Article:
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Honolulu rail CEO offers new hope to repair gap between rail wheels and track

                                Lori Kahikina, interim CEO of Honolulu Authority for Rapid Transportation
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Lori Kahikina, interim CEO of Honolulu Authority for Rapid Transportation

The state Department of Commerce and Consumer Affairs has granted a temporary exemption to allow welders without Hawaii licenses to make temporary repairs to fix the rail project’s too-narrow wheels and too-wide track junctions — and to train local welders for long-term maintenance of the planned 20.2-mile rail line.

No Hawaii welders or companies are licensed to retrofit the manganese track crossing junctures called frogs and no local welders — or hui of welders — bid on the work earlier this year.

So the new plan is to bring in specialized welders from the mainland who don’t have a Hawaii license, Lori Kahikina, interim CEO and executive director for the Honolulu Authority for Rapid Transportation, told the Honolulu Star-Advertiser’s “Spotlight Hawaii” livestream program today.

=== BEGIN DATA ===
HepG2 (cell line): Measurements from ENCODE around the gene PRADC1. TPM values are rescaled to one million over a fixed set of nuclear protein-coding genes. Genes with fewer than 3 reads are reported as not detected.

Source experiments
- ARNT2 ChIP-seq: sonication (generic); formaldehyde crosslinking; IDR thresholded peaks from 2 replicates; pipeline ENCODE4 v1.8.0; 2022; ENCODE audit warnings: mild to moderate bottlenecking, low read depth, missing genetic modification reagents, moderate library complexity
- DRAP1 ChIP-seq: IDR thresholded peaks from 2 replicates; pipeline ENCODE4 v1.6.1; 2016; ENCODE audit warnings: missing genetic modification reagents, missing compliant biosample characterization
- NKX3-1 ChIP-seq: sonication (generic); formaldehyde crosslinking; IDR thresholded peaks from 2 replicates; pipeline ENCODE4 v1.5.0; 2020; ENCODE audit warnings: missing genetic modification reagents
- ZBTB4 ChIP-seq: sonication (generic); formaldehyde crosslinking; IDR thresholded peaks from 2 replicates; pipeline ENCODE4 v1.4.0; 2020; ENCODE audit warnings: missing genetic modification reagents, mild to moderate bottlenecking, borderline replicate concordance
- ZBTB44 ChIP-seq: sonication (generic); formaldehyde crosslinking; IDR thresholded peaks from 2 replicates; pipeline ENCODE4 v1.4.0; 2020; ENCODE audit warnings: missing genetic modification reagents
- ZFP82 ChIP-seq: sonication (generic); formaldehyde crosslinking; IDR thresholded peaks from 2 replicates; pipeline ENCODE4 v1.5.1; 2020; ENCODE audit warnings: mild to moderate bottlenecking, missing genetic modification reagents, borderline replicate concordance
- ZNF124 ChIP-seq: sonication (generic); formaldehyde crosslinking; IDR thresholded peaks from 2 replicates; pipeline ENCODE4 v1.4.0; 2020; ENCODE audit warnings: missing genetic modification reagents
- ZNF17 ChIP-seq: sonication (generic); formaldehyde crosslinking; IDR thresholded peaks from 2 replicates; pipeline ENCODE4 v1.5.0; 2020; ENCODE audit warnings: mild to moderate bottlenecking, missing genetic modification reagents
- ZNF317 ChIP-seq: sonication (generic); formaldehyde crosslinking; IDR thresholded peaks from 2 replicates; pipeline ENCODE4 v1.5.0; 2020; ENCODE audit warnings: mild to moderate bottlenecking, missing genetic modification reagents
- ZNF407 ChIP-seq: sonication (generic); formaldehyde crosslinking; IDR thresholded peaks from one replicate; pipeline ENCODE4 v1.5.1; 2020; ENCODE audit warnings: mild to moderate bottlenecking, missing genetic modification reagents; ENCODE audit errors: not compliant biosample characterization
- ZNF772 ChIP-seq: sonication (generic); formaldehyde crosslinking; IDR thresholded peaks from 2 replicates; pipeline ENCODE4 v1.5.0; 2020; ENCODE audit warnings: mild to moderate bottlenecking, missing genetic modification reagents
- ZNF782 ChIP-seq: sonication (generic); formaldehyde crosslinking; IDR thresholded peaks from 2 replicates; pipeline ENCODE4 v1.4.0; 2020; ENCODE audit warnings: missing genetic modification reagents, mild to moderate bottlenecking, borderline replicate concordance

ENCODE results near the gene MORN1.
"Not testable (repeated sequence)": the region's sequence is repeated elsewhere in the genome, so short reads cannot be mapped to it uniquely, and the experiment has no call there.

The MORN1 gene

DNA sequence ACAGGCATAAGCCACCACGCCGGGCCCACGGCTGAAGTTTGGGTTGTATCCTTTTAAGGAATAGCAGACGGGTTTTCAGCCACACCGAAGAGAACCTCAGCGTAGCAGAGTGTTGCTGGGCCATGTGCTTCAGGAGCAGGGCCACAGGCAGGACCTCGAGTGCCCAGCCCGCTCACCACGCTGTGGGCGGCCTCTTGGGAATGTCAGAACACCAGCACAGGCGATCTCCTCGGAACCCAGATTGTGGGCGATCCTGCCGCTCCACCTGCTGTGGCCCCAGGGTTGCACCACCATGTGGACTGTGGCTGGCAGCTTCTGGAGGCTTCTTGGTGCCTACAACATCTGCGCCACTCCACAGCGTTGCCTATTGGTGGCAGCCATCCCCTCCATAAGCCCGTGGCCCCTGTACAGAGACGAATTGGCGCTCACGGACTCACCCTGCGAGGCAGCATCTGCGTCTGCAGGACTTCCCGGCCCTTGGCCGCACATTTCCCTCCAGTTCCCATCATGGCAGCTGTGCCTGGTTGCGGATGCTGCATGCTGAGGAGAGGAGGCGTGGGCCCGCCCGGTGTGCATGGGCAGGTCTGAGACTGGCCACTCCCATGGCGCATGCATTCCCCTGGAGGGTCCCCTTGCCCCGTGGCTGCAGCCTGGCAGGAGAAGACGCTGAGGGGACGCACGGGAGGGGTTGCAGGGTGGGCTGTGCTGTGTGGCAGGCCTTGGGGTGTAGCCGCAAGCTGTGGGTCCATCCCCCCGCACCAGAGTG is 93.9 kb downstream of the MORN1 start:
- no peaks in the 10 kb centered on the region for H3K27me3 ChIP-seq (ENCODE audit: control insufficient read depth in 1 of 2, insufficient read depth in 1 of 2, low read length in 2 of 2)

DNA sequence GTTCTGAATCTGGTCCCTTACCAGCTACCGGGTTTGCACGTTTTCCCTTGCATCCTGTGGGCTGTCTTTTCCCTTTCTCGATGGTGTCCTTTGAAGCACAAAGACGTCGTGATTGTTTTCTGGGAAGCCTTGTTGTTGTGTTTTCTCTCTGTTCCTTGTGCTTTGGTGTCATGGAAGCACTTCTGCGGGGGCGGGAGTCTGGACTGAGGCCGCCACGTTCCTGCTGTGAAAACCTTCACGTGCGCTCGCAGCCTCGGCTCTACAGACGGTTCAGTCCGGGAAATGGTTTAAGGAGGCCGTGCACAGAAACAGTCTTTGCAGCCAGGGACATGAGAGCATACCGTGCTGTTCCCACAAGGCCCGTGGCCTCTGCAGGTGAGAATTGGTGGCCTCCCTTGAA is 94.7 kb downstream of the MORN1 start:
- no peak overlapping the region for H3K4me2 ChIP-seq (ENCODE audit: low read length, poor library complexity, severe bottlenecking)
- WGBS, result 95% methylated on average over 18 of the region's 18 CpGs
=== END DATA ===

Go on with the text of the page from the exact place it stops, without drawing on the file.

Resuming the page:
Bids are due on Friday.

HART’s trains are currently outfitted with wheels that are half-an-inch too narrow at the frogs, which forces each train to slow to 5 mph from 55 mph.

The temporary welding fixes to the frogs are designed to build them up to allow the trains to run at operational speed with the current, narrower wheels, and keep the trains on schedule to arrive at each of the planned 21 stations every four to five minutes.

Building up the frogs is designed to accommodate both the current wheels and new, wider ones being designed by rail operator Hitachi Rail Honolulu, Kahikina said.

The hope is to get the larger wheels designed, manufactured, imported to Honolulu and installed within 18 months, she said.

Just under a year after taking over as HART’s interim leader, Kahikina told Spotlight Hawaii that she is “humbled” to have accepted a contract to become the permanent CEO and executive director, starting Jan. 1.

Her annual salary will be $275,000 with options for bonuses. Kahikina will earn more than the mayor but, unlike her predecessors, she will not be the city’s highest paid employee, she said.

Similar positions on the mainland pay $325,000 to $430,000, Kahikina said.

She will have a two-year contract with an option for a third year, Kahikina said.

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